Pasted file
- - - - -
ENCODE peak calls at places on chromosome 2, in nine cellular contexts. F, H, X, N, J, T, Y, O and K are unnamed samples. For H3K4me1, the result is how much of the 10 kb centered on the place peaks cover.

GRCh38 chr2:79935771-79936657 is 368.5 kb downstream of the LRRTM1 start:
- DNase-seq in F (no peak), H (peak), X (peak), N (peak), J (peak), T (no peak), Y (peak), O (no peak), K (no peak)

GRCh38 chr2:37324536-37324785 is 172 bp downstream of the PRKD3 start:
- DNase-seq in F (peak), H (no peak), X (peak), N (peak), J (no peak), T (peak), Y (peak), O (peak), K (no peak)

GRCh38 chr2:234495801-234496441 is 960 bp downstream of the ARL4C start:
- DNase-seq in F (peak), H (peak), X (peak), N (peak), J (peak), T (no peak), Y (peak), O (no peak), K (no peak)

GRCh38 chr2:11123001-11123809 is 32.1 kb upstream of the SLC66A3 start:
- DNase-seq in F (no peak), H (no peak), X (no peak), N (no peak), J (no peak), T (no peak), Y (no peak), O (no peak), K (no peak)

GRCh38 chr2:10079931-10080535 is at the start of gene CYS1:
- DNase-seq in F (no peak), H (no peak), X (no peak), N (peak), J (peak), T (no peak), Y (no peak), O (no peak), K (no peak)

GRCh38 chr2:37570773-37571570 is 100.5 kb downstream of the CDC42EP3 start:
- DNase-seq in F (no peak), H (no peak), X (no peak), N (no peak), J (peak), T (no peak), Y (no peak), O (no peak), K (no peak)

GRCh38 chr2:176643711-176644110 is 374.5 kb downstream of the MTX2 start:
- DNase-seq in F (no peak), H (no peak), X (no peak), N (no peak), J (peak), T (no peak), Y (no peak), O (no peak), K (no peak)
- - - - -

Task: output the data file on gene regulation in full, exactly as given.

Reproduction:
ENCODE peak calls at places on chromosome 2, in nine cellular contexts. F, H, X, N, J, T, Y, O and K are unnamed samples. For H3K4me1, the result is how much of the 10 kb centered on the place peaks cover.

GRCh38 chr2:79935771-79936657 is 368.5 kb downstream of the LRRTM1 start:
- DNase-seq in F (no peak), H (peak), X (peak), N (peak), J (peak), T (no peak), Y (peak), O (no peak), K (no peak)

GRCh38 chr2:37324536-37324785 is 172 bp downstream of the PRKD3 start:
- DNase-seq in F (peak), H (no peak), X (peak), N (peak), J (no peak), T (peak), Y (peak), O (peak), K (no peak)

GRCh38 chr2:234495801-234496441 is 960 bp downstream of the ARL4C start:
- DNase-seq in F (peak), H (peak), X (peak), N (peak), J (peak), T (no peak), Y (peak), O (no peak), K (no peak)

GRCh38 chr2:11123001-11123809 is 32.1 kb upstream of the SLC66A3 start:
- DNase-seq in F (no peak), H (no peak), X (no peak), N (no peak), J (no peak), T (no peak), Y (no peak), O (no peak), K (no peak)

GRCh38 chr2:10079931-10080535 is at the start of gene CYS1:
- DNase-seq in F (no peak), H (no peak), X (no peak), N (peak), J (peak), T (no peak), Y (no peak), O (no peak), K (no peak)

GRCh38 chr2:37570773-37571570 is 100.5 kb downstream of the CDC42EP3 start:
- DNase-seq in F (no peak), H (no peak), X (no peak), N (no peak), J (peak), T (no peak), Y (no peak), O (no peak), K (no peak)

GRCh38 chr2:176643711-176644110 is 374.5 kb downstream of the MTX2 start:
- DNase-seq in F (no peak), H (no peak), X (no peak), N (no peak), J (peak), T (no peak), Y (no peak), O (no peak), K (no peak)